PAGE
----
Sometime during the 1990s, long before I ever considered writing fiction, I read an article by Diana Gabaldon in which she stated that Claire, the heroine of her Outlander series, took over the story and started telling it herself. At the time, it sounded a bit crazy to me, but now I understand what she meant.
The heroine in my upcoming debut release did the same thing to me. The first scene I wrote took place at a ball in Regency London, but instead of worrying about her dress or whether anyone would dance with her, she kept trying to inconspicuously rearrange the flower arrangements. This came as a huge surprise to me, because though I love flowers, I am hopeless at arranging them. So off to the internet I went to find out how to arrange flowers.
The site that helped me the most with this was Flowerona.com, a UK based blog that has several helpful articles about how to create flower arrangements, not to mention multitudes of gorgeous pictures of flowers. One of the most helpful blogs for a neophyte like me was one that showed how to make the most of supermarket bouquets.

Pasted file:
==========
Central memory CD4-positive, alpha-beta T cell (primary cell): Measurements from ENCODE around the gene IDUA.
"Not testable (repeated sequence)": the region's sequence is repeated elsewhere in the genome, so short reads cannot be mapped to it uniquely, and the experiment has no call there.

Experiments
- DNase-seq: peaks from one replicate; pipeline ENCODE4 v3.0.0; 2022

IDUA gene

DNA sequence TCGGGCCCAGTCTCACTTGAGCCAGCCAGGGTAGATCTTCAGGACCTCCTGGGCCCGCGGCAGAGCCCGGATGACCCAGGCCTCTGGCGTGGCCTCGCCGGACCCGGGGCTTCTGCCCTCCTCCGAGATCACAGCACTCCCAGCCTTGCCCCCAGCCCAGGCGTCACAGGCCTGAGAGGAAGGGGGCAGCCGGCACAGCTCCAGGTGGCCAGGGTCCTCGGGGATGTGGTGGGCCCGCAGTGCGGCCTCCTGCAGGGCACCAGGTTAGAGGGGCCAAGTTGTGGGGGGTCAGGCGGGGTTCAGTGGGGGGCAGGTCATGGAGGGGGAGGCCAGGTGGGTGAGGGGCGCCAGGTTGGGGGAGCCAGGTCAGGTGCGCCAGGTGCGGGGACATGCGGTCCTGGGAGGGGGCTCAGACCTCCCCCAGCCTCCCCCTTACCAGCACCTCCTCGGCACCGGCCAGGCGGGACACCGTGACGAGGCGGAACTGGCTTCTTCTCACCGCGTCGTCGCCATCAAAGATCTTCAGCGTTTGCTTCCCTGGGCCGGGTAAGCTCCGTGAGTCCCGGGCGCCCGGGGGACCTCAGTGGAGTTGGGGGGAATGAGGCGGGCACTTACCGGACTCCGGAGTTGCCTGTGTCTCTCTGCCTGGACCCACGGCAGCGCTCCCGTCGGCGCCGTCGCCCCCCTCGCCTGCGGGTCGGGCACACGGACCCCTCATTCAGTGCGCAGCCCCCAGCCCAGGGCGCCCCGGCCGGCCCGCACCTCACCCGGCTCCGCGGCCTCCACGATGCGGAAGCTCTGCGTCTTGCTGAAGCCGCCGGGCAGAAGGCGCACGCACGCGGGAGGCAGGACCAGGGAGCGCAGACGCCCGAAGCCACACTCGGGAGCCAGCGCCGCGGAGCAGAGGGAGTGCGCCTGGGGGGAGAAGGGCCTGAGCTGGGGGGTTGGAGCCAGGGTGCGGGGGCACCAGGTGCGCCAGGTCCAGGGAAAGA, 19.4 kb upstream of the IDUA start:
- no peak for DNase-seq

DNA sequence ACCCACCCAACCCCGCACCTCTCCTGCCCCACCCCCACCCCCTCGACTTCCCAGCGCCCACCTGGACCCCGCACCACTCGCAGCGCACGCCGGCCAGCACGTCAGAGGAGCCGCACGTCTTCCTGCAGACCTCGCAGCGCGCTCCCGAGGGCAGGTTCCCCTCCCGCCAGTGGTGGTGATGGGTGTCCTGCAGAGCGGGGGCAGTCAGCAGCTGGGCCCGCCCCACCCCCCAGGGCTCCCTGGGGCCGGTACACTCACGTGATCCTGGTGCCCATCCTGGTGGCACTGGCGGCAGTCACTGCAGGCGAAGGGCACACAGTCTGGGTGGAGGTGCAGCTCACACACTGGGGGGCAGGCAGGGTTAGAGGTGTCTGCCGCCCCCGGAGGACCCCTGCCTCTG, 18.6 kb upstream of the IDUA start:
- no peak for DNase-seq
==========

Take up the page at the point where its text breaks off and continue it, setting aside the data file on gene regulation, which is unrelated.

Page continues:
As often happens when I research, I spent many, many hours studying the subject, while very little of the information made it into the book. The important thing, though, was that I gained a better understanding of how my heroine looks at a flower arrangement and why she feels compelled to try to improve them.
My hero ended up being nearly as difficult. He insisted on making up his own words. But that’s a topic for another day.